Screw the guvmint, vows CEO of ubiquitous Korean jabber app KakaoTalk

Ordinary Koreans: 'Meh, that's nice. What's for tea?'


The boss of South Korea's leading messaging app KakaoTalk has apologised for handing access to users' private conversations to the country's authorities and vowed it won't happen again.

According to Korean-language news reports, KakaoTalk gave police access to thousands of private user communications.

"Not to repeat the faults we have made so far, we decided to unconditionally prioritize users’ privacy over the law when the two clash,” Lee told the Korea Times US in a hurriedly-arranged press conference at the Korea Press Center in central Seoul, late Monday.

The app is used by more than 90 per cent of smartphone users in the country – but following the revelations, around 400,000 users quit the app.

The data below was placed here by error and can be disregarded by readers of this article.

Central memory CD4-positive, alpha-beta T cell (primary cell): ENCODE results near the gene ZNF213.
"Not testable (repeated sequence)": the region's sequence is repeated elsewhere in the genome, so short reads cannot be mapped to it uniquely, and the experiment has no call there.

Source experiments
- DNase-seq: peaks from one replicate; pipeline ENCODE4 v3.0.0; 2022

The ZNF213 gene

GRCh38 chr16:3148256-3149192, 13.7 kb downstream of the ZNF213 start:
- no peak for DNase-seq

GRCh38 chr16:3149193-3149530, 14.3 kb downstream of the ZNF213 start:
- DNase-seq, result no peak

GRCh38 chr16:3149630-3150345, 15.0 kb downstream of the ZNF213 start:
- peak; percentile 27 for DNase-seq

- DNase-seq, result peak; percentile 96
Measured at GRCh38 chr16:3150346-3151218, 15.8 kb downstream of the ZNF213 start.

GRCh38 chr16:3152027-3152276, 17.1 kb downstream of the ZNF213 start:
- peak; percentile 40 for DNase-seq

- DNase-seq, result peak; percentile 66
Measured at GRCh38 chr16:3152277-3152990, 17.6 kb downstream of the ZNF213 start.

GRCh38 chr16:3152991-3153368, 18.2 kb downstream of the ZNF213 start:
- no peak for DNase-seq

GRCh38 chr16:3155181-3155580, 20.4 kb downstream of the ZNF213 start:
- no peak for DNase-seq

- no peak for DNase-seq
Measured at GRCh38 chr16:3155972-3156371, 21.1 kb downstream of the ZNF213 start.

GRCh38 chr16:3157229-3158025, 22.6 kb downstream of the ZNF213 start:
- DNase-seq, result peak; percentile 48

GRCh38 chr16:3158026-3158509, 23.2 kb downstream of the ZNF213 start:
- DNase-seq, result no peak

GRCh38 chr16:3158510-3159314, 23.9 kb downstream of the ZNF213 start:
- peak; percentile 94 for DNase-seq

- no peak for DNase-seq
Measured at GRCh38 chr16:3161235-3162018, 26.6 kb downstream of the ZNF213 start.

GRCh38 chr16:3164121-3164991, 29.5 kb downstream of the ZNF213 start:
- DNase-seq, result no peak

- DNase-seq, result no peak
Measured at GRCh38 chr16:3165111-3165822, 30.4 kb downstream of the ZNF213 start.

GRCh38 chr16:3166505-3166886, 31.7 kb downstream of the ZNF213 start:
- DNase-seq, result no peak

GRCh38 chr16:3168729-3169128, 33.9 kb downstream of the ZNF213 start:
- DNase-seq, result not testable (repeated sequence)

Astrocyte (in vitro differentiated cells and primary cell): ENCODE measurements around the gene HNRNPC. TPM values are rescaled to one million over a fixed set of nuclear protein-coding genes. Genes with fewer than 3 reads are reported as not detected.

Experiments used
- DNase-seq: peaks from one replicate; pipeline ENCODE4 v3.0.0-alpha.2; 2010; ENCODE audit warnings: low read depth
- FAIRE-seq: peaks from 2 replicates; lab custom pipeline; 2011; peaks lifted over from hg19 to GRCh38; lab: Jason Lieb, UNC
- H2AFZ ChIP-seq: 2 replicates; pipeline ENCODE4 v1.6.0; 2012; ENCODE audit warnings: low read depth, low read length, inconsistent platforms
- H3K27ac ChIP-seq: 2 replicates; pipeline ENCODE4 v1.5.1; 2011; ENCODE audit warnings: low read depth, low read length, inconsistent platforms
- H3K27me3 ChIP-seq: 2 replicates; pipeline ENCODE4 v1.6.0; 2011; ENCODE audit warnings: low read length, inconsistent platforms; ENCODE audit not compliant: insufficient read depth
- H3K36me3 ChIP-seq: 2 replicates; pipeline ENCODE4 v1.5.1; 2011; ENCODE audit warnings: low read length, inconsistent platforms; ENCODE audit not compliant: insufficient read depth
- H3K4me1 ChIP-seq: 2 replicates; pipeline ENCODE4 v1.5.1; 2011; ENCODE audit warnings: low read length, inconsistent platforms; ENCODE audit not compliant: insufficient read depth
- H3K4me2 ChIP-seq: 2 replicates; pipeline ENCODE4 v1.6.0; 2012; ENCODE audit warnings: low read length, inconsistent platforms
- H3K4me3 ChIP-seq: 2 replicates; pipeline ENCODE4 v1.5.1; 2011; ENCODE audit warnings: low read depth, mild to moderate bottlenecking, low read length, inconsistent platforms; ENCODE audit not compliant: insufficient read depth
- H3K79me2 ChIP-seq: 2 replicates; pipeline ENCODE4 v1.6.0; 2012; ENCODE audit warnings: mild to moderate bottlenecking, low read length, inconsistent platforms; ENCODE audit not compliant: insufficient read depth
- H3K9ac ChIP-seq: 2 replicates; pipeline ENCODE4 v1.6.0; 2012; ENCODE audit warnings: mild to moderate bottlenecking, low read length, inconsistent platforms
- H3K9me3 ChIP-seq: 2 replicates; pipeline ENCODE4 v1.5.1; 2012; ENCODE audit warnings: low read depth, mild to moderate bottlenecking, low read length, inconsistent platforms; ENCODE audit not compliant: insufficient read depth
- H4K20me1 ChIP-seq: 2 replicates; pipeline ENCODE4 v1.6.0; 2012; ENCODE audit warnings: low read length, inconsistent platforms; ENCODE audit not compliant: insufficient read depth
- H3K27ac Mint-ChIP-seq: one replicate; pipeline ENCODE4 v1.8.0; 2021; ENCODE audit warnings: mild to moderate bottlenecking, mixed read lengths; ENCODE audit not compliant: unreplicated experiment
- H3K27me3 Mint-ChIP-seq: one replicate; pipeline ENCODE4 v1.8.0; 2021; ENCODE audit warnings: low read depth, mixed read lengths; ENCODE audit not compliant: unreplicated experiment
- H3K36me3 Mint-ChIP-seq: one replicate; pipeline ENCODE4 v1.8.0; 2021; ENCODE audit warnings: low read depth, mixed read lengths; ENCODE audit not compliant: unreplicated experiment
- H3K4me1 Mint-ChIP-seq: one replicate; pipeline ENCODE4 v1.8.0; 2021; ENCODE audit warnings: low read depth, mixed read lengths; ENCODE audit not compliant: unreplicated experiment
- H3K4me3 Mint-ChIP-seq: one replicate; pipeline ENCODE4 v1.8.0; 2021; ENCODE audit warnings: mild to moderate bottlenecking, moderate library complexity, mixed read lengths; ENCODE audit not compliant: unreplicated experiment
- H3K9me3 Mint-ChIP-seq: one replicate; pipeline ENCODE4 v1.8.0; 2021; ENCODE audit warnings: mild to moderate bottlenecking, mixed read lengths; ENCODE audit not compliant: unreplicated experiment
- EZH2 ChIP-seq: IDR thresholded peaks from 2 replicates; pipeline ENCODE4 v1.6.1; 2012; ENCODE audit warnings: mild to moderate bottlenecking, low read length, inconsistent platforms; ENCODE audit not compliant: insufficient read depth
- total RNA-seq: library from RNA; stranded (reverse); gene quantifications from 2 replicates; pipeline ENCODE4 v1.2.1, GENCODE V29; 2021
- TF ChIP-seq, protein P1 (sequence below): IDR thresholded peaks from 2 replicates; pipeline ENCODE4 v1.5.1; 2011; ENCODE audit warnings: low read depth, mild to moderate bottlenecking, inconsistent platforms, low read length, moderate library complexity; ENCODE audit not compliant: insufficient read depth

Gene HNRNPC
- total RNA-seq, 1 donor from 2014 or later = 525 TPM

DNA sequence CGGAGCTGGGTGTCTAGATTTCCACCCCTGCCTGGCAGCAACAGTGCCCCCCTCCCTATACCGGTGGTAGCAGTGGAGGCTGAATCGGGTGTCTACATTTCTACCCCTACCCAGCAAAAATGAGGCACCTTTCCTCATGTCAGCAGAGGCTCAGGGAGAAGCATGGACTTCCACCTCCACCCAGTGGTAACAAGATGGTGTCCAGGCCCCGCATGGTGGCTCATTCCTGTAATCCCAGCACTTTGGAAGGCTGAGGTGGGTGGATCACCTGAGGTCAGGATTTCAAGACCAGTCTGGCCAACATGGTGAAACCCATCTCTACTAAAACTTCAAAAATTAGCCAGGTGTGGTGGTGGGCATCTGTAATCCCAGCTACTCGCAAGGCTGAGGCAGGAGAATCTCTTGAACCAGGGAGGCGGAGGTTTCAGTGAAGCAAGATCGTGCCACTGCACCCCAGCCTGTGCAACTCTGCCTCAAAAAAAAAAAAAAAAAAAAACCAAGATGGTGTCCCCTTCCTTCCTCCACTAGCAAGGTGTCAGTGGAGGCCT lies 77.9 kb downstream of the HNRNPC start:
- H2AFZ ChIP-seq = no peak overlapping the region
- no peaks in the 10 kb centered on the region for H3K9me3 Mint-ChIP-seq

It was only after the revelation that KakaoTalk was handing the contents of users' conversations over to prosecutors that CEO Sirgoo Lee said he would improve data security by introducing end-to-end encryption and retaining data on company servers for no more than two or three days.

Yet young Koreans are largely unmoved by the scandal. A group of Koreans aged from 26 to 34 told The Register they cared about their privacy, but couldn't be bothered to change app because "everyone I know uses it".

One man suggested that Lee's apology didn't mean much: "He's probably protected by the government."

Indeed, Mr Lee does seem to have waited until the horse had well and truly bolted before locking the stable door. The Koreans who The Register spoke to all said they largely trusted their government. One pointed out that less than one per cent of users had bothered to change apps.

A European who uses the app put it more bluntly: "Most Koreans are like sheep when it comes to government or the police. I only use the app for about 10 friends, so I'm not too worried. But for most young people it's their primary method of communication. " ®

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